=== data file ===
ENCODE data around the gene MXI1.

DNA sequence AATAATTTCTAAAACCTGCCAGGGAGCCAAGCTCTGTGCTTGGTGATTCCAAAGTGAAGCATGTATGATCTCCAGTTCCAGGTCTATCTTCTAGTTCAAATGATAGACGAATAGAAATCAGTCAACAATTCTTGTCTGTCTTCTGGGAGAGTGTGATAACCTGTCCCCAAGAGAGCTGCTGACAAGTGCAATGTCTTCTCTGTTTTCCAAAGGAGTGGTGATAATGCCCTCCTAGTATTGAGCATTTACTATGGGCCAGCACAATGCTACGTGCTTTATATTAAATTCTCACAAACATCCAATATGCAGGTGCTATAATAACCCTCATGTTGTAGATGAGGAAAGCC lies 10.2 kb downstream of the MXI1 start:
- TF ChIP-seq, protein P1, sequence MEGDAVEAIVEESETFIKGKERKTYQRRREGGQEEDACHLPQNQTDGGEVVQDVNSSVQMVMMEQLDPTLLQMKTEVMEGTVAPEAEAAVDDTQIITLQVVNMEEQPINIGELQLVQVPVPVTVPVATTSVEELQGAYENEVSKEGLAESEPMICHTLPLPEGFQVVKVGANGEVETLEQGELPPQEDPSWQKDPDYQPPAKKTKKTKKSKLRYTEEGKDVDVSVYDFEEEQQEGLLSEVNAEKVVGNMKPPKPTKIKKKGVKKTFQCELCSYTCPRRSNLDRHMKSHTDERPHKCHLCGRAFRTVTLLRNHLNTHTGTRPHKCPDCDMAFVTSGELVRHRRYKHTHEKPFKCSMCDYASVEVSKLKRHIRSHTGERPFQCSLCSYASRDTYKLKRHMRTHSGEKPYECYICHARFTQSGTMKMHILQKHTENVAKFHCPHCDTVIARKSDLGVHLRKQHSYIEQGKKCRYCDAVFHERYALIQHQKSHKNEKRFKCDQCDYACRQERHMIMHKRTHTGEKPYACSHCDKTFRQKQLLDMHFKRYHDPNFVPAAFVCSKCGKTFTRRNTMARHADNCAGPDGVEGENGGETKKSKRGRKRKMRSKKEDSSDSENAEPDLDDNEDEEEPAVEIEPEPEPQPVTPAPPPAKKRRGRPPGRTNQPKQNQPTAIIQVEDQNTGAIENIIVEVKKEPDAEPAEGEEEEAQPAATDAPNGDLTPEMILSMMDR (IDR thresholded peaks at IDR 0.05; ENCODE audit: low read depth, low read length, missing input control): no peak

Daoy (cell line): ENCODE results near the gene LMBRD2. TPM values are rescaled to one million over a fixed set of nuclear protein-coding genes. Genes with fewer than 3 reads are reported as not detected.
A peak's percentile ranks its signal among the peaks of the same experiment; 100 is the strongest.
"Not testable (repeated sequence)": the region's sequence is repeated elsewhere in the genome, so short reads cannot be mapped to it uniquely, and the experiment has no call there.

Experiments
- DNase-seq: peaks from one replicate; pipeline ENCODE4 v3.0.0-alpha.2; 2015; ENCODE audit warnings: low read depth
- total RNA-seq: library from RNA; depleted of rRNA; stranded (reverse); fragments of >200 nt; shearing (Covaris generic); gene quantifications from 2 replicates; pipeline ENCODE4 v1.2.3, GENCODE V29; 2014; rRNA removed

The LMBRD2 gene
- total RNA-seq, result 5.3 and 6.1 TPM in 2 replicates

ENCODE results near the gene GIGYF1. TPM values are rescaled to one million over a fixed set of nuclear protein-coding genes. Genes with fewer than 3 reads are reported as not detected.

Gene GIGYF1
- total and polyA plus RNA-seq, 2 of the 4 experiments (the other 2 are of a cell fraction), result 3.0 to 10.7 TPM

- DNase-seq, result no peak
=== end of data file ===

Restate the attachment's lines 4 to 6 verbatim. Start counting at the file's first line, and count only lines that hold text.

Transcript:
Daoy (cell line): ENCODE results near the gene LMBRD2. TPM values are rescaled to one million over a fixed set of nuclear protein-coding genes. Genes with fewer than 3 reads are reported as not detected.
A peak's percentile ranks its signal among the peaks of the same experiment; 100 is the strongest.
"Not testable (repeated sequence)": the region's sequence is repeated elsewhere in the genome, so short reads cannot be mapped to it uniquely, and the experiment has no call there.